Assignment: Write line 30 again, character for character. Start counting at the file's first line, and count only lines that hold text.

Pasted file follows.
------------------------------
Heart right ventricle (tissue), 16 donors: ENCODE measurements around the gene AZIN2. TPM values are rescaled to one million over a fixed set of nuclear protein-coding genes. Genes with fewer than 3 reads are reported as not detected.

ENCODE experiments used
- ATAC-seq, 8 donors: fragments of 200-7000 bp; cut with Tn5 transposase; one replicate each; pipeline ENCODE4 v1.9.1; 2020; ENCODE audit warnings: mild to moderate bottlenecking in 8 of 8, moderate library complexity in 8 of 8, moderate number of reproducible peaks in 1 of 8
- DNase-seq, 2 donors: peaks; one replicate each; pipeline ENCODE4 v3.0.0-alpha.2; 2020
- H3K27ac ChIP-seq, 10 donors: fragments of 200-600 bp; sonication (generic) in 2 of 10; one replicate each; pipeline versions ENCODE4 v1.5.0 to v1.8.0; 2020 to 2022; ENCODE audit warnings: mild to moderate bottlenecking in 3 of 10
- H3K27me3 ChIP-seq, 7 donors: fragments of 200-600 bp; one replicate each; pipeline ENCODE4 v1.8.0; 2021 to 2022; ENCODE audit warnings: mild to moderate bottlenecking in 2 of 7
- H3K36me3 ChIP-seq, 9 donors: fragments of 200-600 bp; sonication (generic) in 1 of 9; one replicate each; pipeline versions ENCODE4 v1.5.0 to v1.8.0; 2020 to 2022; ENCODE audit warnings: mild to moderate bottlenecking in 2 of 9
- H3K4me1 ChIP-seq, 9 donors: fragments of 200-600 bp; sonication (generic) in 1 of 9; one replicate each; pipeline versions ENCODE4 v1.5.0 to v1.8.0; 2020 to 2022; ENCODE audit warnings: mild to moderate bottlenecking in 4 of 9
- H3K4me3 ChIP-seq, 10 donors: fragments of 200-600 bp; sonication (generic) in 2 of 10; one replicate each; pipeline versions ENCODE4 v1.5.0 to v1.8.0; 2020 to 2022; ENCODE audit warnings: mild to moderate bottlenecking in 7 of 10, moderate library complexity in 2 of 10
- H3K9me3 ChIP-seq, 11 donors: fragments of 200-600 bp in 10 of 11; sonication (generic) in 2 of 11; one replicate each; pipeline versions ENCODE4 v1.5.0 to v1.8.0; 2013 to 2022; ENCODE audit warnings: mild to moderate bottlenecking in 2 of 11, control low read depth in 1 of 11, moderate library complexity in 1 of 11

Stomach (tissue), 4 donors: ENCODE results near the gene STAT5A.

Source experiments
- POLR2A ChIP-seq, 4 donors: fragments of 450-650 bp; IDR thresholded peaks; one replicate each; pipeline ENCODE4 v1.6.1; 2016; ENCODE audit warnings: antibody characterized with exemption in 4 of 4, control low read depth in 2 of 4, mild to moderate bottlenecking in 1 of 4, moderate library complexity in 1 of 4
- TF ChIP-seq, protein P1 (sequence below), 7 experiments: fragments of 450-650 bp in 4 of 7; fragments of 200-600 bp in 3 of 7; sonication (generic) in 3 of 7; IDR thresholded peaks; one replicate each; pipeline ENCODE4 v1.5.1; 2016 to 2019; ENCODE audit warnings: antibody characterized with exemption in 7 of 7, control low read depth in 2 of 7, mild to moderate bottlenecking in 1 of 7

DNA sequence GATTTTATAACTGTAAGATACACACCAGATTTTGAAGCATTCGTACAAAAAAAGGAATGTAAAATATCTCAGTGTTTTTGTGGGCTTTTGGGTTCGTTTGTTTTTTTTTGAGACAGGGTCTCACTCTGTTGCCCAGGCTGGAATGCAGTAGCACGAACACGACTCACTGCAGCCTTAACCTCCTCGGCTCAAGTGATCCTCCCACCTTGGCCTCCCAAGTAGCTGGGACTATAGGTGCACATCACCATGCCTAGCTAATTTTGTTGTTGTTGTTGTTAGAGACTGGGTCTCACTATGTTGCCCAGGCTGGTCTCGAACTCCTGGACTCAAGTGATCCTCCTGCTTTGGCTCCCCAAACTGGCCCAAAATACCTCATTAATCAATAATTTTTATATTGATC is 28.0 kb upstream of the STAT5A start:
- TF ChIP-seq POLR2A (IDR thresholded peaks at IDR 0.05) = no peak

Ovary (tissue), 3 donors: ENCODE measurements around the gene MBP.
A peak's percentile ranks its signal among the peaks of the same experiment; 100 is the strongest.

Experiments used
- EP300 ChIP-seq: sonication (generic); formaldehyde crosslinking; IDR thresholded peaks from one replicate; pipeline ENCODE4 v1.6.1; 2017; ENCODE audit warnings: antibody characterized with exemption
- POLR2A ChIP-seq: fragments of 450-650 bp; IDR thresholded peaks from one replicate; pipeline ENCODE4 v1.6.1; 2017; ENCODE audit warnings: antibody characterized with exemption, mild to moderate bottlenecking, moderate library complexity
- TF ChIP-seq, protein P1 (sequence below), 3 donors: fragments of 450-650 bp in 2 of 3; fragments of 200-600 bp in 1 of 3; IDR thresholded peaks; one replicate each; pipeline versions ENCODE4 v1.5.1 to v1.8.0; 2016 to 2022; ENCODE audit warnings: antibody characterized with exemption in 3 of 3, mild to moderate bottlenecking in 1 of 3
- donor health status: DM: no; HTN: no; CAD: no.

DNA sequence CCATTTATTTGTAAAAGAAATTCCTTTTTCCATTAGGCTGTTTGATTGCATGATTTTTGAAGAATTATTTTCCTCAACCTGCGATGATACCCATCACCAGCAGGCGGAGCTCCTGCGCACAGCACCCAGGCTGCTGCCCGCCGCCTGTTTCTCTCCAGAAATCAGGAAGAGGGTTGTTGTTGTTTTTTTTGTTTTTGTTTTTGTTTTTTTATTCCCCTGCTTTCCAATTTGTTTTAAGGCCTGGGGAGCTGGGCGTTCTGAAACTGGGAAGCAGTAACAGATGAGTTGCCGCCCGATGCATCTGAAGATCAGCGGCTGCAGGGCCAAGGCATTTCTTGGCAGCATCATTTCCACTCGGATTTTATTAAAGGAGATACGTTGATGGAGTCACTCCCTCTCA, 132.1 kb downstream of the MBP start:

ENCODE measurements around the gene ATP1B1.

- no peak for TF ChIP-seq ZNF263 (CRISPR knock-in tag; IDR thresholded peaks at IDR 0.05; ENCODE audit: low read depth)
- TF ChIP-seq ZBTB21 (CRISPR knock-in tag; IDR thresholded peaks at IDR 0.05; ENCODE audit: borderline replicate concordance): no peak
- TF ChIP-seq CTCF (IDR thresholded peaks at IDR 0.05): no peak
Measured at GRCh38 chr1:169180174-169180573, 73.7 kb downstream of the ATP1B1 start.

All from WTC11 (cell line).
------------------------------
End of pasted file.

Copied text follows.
All from WTC11 (cell line).